In the nearby shadows, the dragon scowled.
The mollymawk waddled about: like the rest of its kind, it was clumsy on land. Its orange, webbed feet flapped ptt, ptt, ptt on the tiny tiles—each no bigger than a man’s thumb—that covered the floor. There were hundreds of thousands of tiles here, and they formed pictures in mosaic. But much of the floor was covered in puddles of rainwater, and many of the pictures were stained by white splotches from birds that had nested here before. And it had been a very long time since any person had come to see those pictures.
Certainly, no one had come while the dragon had been here.
The mollymawk’s head twitched back and forth, its round, black eyes darted here and there. Flapping furiously, stubby legs pumping, it heaved itself back into the air and lighted on the carved curlicues near the top of a column. With its bill, it spread out the seagrass, then tamped it flat with its feet. It leapt off the top of the column and, with two flaps of its great wings, flew off through a nearby hole in the ceiling.
The dragon crept out from under the crumbling stone dais at the end of the room. Her scales were milky green and she was no bigger than a housecat. She had no wings, and her eyes were small and round and all white, with no visible pupils.
She stretched and yawned, revealing tiny, needle-like teeth. She slunk—nails going tkk tkk tkk tkk on the tiles—to a nearby puddle and lapped up rainwater with her slim pink tongue. Scratched her chin with a claw. Then went—her thin tail, as long as the rest of her, swinging back and forth—to the nearest window and clambered up into the space where the glass used to be, many years ago.
Grey and white seabirds—hundreds of them—swooped and soared and circled above the ruined palace. The dragon watched them for a moment. Then she scrambled down from the window, into the courtyard, weeds growing between the square stones that had once been smooth and white, but were now—most of them, anyway—furry-green with moss. Another mollymawk, grown thin after its long voyage, flapped down nearby, a bit of shell in its beak. The dragon hissed at it and the bird hurriedly hopped away, wings spread wide.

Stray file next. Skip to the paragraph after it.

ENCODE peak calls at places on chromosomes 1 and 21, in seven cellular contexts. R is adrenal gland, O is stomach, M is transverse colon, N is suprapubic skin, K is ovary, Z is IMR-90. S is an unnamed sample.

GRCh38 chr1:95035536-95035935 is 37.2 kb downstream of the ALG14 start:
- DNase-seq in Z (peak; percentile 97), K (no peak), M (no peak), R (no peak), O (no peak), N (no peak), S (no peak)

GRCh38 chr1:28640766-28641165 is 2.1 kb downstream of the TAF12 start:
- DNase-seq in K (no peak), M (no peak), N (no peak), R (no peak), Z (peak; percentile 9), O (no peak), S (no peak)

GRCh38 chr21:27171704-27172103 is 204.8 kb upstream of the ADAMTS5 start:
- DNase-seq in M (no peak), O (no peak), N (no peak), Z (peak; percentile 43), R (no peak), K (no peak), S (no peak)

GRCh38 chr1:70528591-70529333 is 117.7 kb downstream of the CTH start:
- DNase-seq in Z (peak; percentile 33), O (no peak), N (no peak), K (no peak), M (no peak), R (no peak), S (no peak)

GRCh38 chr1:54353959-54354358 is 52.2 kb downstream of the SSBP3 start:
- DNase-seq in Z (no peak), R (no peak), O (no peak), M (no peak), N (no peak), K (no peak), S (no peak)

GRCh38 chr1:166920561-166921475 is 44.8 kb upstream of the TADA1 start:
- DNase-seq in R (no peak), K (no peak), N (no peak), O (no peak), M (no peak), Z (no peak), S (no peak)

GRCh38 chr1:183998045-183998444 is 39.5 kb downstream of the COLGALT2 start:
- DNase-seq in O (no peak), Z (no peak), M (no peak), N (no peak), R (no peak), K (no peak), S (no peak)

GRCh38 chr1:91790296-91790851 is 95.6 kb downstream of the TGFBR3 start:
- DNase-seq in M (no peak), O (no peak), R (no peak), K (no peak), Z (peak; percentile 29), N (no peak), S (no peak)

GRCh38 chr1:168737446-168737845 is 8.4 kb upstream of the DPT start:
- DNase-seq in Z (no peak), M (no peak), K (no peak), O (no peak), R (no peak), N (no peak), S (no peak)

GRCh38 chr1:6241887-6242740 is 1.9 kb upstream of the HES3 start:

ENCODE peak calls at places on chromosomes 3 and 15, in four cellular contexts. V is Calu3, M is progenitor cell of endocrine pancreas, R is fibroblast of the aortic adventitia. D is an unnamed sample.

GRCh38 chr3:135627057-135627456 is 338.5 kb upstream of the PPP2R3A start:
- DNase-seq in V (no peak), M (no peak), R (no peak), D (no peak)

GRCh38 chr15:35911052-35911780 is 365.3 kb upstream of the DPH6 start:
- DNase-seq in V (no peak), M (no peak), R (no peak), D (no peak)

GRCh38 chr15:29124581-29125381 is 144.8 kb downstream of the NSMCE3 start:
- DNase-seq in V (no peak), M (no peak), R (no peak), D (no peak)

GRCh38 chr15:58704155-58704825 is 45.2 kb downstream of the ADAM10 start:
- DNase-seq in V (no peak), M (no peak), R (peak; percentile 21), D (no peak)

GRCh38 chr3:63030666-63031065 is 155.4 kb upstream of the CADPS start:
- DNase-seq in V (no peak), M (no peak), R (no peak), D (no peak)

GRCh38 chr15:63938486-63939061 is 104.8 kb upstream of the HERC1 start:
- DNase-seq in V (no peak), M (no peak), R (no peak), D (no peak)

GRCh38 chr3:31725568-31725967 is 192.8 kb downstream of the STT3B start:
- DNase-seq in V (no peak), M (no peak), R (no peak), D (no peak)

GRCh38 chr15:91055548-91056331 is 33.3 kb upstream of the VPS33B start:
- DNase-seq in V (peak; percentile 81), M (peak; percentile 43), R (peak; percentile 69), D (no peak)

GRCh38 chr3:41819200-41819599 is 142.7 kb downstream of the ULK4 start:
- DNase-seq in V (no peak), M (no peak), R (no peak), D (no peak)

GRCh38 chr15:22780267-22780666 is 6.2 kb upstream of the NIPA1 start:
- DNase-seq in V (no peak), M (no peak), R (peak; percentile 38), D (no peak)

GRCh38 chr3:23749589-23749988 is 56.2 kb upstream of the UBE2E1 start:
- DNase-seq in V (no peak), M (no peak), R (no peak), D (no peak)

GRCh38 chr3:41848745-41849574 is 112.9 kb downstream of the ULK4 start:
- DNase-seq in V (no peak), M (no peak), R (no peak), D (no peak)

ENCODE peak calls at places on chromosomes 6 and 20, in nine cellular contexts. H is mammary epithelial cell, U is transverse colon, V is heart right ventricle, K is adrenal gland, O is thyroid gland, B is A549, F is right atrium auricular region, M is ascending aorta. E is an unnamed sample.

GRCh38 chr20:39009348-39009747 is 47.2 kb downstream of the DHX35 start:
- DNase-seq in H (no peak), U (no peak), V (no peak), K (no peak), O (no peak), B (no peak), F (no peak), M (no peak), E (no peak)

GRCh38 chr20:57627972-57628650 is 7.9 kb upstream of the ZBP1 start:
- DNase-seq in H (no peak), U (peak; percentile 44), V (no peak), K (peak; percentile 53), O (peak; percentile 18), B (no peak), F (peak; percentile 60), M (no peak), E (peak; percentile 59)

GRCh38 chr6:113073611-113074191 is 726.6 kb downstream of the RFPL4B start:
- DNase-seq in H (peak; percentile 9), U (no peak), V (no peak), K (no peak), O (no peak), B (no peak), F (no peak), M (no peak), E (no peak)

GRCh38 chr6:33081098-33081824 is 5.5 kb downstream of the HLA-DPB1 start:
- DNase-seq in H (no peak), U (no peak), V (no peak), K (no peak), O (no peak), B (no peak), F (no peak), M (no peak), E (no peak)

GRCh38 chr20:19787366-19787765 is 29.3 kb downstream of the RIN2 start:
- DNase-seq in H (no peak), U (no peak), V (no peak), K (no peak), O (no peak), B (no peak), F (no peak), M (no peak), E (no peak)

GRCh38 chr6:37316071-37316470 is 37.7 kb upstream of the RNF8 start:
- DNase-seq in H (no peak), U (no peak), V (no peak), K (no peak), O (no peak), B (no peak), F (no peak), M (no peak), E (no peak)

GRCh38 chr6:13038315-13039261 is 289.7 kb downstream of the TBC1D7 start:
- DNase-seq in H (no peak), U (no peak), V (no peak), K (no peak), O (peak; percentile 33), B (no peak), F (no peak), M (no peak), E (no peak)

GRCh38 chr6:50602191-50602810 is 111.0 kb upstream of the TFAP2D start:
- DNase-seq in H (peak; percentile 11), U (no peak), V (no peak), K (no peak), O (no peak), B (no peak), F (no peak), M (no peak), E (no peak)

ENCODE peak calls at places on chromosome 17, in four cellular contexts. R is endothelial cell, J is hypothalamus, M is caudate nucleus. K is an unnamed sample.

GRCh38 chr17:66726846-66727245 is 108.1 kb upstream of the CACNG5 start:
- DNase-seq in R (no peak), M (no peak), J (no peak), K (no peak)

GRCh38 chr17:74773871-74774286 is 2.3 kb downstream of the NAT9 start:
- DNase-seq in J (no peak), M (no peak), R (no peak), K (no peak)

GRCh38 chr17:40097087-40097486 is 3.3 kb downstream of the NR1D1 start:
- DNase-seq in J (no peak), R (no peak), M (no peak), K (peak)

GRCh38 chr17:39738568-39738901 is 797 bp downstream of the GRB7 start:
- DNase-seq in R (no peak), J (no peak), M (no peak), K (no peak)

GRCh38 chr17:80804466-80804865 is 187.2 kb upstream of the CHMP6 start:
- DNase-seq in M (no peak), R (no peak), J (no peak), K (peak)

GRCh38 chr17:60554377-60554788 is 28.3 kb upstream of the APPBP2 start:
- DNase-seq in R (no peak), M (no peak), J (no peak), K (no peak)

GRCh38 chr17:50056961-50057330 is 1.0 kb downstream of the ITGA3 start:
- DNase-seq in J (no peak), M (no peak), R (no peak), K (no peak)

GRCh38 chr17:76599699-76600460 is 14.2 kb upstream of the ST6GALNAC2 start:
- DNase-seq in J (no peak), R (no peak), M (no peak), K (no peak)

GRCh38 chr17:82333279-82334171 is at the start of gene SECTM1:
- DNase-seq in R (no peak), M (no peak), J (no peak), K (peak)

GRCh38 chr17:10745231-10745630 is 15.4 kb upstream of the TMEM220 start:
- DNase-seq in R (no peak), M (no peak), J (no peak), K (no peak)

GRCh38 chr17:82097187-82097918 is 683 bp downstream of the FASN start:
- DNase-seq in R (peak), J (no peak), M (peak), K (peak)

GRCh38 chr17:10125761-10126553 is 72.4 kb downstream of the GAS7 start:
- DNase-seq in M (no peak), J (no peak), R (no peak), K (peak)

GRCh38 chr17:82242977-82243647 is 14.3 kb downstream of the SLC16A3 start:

The dragon crept through the courtyard, staying close to the palace walls. She slunk into the thorny thicket near the east end of the courtyard and squeezed through a narrow, twisting, wet hole at the bottom of the wall.
She came out at the top of the cliff. Below her, the waves tumbled against the rocks at the edge of the shore before fading with a gentle psssh against the white sand higher up the beach. Thousands more mollymawks were wheeling in the air or floating in the shallows or squabbling for nesting space on the sand. They screeched and squawked and cawed, louder even then the surf. The dragon leaned into the wind that—for now—was coming off the ocean.
Hardy green shrubs, some of them with delicate white blooms, grew from the stony soil of the cliff-face. Slowly, the dragon picked her way down, head-first, her front and back claws gripping rocks and roots as she followed a thin, worn path that she had used for years. More birds were making their nests on the cliff, and she went around them, not wishing to spar with them on such precarious footing.
After a long while, she reached the bottom and ambled slowly across the sand, several of the birds warily watching. One awwwwwkked out a warning, but she paid it no mind as she plodded closer. The sun was slowly climbing higher into the sky, and it was time for the dragon to feed.
If you’ve liked what you’ve read, e-mail me for the rest (in PDF). And to those who do, thank you!